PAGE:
Down payments can be the bane of many would-be homeowners. Add to the challenge all the free advice many would-be homeowners are bombarded with by well-meaning friends and family. In many cases, the information isn’t true or is only partially so.
Here’s a look at three of the most common myths surrounding down payments:
Fiction: You can’t buy a house unless you’ve saved 20% of the expected purchase price.
Fact: This is one of the most common myths out there. It’s true this used to be the case, but there are exceptions. If you qualify for either a VA or USDA loan, you won’t need to have a down payment at all and still will not have to pay private mortgage insurance or PMI.
If you get a Federal Housing Administration (FHA) loan, you can get approved with just 3.5% down. There are also conventional loan programs that don’t require 20% down. In these cases, however, you will need to pay PMI. Ask your lender whether the loan program you choose allows you to stop paying PMI once you’ve built up enough equity in your new home.
If not, weigh whether it makes sense to pay the extra amount every month over the life of your loan or wait longer until you have a larger down payment saved before purchasing a home.
Fiction: In a competitive market, investors with cash offers will beat you out every time.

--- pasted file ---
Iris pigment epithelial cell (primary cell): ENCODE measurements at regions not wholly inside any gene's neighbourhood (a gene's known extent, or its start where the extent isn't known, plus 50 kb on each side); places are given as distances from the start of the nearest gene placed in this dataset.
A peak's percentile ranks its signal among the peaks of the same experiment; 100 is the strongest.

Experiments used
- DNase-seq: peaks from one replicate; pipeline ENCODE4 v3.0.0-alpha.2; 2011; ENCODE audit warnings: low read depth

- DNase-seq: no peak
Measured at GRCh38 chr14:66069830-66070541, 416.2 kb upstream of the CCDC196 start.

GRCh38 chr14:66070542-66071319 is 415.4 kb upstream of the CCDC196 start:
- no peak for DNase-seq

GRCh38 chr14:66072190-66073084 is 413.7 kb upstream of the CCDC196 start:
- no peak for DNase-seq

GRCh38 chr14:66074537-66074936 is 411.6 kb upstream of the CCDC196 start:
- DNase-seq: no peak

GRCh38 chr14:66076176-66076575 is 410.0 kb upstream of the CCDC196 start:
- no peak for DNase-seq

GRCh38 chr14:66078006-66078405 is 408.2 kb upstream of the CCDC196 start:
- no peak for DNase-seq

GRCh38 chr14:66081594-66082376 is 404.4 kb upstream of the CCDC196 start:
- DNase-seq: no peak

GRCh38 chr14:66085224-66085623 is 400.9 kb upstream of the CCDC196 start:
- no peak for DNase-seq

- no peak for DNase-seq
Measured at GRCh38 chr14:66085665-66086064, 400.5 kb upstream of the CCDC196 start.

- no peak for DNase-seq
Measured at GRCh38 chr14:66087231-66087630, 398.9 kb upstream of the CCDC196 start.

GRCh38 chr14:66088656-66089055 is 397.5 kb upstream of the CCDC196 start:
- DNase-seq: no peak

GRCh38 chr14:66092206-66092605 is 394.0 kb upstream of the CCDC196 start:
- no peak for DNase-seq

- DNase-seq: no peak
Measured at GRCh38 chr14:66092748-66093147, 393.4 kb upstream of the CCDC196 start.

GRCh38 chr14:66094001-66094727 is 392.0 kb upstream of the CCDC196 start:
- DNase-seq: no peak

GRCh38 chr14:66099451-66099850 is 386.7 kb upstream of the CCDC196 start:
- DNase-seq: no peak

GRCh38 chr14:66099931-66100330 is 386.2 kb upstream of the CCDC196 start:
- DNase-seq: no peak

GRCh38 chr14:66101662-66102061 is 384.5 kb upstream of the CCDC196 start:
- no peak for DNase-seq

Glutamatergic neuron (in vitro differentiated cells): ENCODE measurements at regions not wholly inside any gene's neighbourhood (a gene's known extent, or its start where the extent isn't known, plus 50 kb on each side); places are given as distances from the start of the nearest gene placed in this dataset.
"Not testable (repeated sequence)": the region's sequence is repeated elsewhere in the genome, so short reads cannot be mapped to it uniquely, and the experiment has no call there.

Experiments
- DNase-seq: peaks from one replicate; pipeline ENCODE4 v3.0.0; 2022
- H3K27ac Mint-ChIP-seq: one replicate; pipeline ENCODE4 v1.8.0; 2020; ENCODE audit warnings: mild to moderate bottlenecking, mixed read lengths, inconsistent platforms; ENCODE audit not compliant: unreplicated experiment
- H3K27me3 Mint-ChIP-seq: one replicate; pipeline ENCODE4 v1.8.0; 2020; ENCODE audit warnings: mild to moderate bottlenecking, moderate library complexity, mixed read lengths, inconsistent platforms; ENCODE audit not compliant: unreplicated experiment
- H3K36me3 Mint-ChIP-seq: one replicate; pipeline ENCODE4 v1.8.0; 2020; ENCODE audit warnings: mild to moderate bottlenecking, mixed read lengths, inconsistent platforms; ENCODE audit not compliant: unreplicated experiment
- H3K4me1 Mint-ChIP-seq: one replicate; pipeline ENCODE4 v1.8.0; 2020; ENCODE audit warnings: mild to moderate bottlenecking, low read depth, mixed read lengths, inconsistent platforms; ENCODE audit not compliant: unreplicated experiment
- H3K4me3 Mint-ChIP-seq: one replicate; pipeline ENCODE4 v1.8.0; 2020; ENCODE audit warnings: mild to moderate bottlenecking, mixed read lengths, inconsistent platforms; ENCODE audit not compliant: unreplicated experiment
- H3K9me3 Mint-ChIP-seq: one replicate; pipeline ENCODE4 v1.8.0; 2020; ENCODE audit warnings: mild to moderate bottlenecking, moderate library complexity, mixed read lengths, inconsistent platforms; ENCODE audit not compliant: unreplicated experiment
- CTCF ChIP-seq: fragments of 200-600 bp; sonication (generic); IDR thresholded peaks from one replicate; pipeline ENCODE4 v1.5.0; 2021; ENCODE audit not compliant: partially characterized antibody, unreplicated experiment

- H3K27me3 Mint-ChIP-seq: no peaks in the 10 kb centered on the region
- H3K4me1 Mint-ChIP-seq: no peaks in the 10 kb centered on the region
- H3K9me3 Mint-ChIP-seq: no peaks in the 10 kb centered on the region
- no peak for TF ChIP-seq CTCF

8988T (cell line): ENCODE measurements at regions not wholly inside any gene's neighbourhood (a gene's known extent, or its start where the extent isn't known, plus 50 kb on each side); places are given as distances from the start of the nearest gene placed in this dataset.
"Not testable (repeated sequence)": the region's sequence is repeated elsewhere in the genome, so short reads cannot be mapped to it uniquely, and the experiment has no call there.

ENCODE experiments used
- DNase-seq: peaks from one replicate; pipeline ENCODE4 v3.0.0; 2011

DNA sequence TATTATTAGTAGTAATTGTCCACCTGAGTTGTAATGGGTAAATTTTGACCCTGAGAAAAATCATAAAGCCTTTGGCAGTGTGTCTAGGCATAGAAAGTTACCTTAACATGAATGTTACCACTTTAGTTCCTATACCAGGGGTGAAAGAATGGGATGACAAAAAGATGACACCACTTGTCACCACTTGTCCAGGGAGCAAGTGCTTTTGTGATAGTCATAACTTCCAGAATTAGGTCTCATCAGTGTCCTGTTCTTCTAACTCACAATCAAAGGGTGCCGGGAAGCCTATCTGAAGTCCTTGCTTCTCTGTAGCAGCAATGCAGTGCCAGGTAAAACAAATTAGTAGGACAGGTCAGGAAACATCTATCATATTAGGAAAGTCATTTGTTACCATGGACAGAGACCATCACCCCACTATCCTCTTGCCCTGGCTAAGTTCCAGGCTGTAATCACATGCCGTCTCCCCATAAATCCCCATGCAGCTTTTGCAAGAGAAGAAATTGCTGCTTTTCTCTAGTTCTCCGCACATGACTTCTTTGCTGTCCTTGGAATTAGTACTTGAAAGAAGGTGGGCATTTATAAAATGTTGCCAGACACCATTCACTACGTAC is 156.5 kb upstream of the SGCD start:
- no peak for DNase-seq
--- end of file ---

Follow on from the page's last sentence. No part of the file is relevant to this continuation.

Fact: It’s true the market is very competitive, but it isn’t true that you won’t get an accepted offer because cash buyers will always beat you out. Yes, cash offers can be attractive to a seller. But it often isn’t the only consideration. If you can afford to offer just a bit more, you could grab the seller’s attention. Also, some homeowners simply prefer to sell to a couple or family rather than an investor who is going to flip the home.
Fiction: You can always take out a loan for a down payment.
Fact: You can get help with your down payment, but it needs to be a gift and not a loan. If your lender suspects you have gotten your down payment via a loan, that loan payment will need to be factored in when considering your loan approval. You’ll likely end up qualifying for less than you expected.
To prove you received the money as a gift, you’ll want to get a letter from the relative or friend providing the money, attesting to the fact that they do not plan to ask for the money back. Do not think you can get by with lying on a mortgage application. That is a felony.
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